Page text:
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|Born||Conrad Potter Aiken
August 5, 1889
Savannah, Georgia, USA
|Died||August 17, 1973
Savannah, Georgia, USA
|Occupation||Poet, playwright, essayist, novelist, critic|
Aiken was the son of wealthy, socially prominent New Englanders, William Ford and Anna (Potter) Aiken, who had moved to Savannah, Georgia, where his father became a respected physician and brain surgeon. Then something happened for which, as Aiken later said, no one could ever find a reason. Without warning or apparent cause, his father became increasingly irascible, unpredictable, and violent. Finally, early in the morning of February 27, 1901, he murdered his wife and shot himself. According to his own writings, Aiken (who was eleven years old) heard the gunshots and discovered the bodies. He was then raised by his great aunt in Massachusetts and was educated at private schools and at Middlesex School in Concord, Massachusetts, then at Harvard University where he edited the Advocate with T. S. Eliot, who became a lifelong friend and associate.
Aiken's earliest poetry was written partly under the influence of a beloved teacher, the philosopher George Santayana. This relationship shaped Aiken as a poet, deeply musical in his approach and, at the same time, philosophical in seeking answers to his own problems and the problems of the modern world.
Aiken was strongly influenced by symbolism, especially in his earlier works. In 1930 he received the Pulitzer Prize for Poetry for his Selected Poems. Many of his writings had psychological themes. He wrote the widely anthologized short story Silent Snow, Secret Snow (1934). His collections of verse include Earth Triumphant (1911), The Charnel Rose (1918) and And In the Hanging Gardens (1933). His poem "Music I Heard" has been set to music by a number of composers, including Leonard Bernstein and Henry Cowell.
Other influences were Aiken's grandfather, Potter, who had been a church preacher, as well as Whitman's poetry which was 'free' style. This helped Aiken shape his poetry more freely while his recognition of a God grounded his more visually rich explorations into the universe. Some of his best known poetry, such as "Morning Song of Senlin", uses these influences to great effect.
Aiken wrote or edited more than 51 books, the first of which was published in 1914, two years after his graduation from Harvard. His work includes novels, short stories (The Collected Short Stories appeared in 1961), criticism, autobiography, and poetry. He was awarded the National Medal for Literature, the Gold Medal for Poetry from the National Institute of Arts and Letters, the Pulitzer Prize, the Bollingen Prize, and the National Book Award. He was awarded a Guggenheim Fellowship, taught briefly at Harvard, and served as consultant in poetry for the Library of Congress from 1950 to 1952. He lived at 323 Second Street SE, in the Capitol Hill neighborhood. He was also largely responsible for establishing Emily Dickinson's reputation as a major American poet.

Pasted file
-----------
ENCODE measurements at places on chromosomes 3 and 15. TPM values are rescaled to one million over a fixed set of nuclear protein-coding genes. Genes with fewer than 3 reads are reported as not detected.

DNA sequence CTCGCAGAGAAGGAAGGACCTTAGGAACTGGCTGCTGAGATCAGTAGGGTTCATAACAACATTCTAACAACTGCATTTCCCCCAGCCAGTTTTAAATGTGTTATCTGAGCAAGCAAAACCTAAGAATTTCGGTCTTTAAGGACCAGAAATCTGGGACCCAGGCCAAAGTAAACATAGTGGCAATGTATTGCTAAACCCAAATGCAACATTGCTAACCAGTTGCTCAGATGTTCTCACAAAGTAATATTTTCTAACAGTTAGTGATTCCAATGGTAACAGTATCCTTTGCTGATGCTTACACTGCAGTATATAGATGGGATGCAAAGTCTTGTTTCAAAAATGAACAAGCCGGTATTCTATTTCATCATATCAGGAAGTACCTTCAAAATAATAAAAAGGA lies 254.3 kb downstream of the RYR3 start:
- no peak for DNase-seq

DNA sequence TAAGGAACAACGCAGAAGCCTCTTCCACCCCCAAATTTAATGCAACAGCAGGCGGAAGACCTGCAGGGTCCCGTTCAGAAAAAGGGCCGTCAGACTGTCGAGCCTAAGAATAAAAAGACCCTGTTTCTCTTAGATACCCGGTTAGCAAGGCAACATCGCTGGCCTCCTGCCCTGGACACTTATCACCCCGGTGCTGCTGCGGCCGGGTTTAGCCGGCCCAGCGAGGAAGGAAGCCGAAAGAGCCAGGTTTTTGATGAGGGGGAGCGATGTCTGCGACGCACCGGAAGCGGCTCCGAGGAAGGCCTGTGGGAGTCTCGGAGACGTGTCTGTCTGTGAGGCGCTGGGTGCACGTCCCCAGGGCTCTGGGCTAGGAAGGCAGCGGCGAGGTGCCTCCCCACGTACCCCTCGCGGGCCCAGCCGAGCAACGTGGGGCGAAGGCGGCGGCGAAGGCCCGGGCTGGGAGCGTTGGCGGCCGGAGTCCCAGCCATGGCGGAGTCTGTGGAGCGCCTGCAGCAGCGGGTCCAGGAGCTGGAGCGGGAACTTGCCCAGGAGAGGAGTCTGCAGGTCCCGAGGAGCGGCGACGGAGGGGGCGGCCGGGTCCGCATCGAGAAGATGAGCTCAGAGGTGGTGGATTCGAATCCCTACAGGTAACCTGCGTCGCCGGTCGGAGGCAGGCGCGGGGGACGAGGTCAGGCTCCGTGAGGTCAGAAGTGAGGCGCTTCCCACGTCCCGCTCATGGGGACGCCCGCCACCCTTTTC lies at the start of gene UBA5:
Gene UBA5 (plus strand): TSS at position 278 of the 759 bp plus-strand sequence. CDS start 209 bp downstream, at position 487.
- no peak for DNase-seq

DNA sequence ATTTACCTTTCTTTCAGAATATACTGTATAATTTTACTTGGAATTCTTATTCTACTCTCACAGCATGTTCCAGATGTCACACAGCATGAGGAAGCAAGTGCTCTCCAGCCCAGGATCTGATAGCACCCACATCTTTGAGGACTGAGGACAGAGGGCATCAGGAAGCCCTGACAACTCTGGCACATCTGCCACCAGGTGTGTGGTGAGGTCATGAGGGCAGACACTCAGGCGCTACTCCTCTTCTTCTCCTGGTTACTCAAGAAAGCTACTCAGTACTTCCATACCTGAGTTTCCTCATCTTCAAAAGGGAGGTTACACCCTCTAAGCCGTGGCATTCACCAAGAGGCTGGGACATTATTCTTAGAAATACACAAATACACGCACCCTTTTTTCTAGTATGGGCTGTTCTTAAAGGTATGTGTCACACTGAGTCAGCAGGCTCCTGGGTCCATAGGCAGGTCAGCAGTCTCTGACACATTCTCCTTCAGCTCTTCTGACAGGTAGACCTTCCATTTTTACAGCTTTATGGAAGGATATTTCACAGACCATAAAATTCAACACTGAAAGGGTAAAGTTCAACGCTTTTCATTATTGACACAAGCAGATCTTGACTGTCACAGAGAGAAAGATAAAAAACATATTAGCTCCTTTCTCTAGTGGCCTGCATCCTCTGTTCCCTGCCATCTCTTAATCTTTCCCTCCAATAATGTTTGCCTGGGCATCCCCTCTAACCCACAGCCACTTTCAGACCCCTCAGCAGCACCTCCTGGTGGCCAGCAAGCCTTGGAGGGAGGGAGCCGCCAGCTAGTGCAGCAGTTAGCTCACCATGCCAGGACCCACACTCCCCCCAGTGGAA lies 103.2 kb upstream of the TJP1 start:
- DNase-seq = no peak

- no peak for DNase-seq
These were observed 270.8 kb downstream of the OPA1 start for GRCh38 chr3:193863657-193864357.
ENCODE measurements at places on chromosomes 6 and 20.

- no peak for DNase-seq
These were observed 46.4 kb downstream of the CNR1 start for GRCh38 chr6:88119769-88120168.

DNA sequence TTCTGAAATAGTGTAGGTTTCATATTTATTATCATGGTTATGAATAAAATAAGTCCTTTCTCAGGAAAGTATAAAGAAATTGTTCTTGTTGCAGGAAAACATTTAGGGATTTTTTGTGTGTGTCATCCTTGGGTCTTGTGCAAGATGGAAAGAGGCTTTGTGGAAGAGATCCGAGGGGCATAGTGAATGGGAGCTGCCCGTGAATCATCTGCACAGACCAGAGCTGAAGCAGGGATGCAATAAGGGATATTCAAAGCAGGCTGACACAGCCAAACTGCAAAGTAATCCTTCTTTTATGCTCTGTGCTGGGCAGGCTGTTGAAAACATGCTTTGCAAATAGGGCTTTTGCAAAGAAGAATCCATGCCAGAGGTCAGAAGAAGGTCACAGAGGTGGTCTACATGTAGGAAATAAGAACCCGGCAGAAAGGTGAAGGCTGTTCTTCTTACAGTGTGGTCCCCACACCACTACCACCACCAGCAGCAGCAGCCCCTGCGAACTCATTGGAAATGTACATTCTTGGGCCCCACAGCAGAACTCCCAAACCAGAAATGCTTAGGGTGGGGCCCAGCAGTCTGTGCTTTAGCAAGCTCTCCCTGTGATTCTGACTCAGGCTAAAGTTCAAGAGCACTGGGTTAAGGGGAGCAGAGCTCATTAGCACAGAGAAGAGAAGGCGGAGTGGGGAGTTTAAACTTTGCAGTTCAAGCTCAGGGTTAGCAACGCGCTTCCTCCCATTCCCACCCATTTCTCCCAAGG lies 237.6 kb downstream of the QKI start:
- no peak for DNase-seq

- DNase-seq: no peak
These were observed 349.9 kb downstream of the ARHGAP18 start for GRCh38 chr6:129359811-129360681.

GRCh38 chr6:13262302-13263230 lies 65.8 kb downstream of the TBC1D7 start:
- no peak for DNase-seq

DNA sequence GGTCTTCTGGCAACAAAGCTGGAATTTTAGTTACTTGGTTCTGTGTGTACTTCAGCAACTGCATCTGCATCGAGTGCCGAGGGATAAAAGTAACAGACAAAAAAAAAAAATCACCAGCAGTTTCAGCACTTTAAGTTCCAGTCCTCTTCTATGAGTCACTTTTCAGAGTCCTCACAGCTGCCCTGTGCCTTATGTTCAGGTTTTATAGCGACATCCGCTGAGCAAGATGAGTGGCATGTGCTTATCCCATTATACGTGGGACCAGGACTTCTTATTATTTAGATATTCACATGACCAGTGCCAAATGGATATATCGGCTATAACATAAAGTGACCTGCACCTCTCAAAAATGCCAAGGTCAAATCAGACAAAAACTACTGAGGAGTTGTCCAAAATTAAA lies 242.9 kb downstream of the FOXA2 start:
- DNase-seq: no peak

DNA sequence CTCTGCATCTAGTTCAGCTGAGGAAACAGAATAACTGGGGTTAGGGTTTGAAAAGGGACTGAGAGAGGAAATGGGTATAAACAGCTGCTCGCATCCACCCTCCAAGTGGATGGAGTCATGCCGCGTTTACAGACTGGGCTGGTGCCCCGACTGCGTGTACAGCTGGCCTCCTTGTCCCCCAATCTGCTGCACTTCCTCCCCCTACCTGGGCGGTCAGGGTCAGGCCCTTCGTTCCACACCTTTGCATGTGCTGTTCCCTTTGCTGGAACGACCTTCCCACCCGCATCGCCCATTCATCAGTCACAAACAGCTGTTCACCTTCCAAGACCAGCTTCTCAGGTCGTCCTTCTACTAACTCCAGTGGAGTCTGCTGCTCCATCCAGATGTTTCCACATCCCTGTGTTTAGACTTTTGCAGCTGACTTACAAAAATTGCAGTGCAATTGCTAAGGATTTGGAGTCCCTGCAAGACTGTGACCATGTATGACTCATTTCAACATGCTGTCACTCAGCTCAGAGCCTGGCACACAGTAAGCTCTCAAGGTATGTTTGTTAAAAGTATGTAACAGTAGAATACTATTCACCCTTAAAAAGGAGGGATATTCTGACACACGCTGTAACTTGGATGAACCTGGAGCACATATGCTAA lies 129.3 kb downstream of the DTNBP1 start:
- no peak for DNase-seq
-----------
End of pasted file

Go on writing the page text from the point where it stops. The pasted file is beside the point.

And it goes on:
After 1960, when his work was rediscovered by readers and critics, a new view of Aiken emerged—one that emphasized his psychological problems, along with his continuing study of Sigmund Freud, Carl G. Jung, Otto Rank, and other depth psychologists. Two of his five novels deal with depth psychology.
Aiken's writing was largely influenced by Freud (he was also an admirer of Rank, Ferenczi, Adler, and somewhat less Jung); however, Freud never replied to a letter Aiken sent him. Although Aiken was encouraged by H.D to go to Vienna to meet Freud, the dream was never realized. As he later wrote, "Freud had read Great Circle, and I’m told kept a copy on his office table. But I didn’t go, though I started to. Misgivings set in, and so did poverty."
Conrad married Canadian Jessie McDonald in 1912, and the couple moved to England in 1921 with their first two children; John (born 1913) and Jane (born 1917). Joan was born in 1924 and the marriage was dissolved in 1929. During his time in England, up until the outbreak of World War II, he served in loco parentis as well as mentor to the budding English author Malcolm Lowry. In 1923 he acted as a witness at the marriage of his friend the poet W. H. Davies. In 1950, he became Poet Laureate Consultant in Poetry to the Library of Congress, more commonly known as Poet Laureate of the United States. In 1960 he visited Grasmere in the English Lake District (once the home of William Wordsworth) with his friend the surrealist painter Edward Burra.
Aiken returned to Savannah for the last 11 years of his life. Aiken's tomb, located in Bonaventure Cemetery on the banks of the Wilmington River, was made famous by its mention in Midnight in the Garden of Good and Evil, the bestselling book by John Berendt. According to local legend, Aiken wished to have his tombstone fashioned in the shape of a bench as an invitation to visitors to stop and enjoy a martini at his grave. Its inscriptions read "Give my love to the world," and "Cosmos Mariner—Destination Unknown."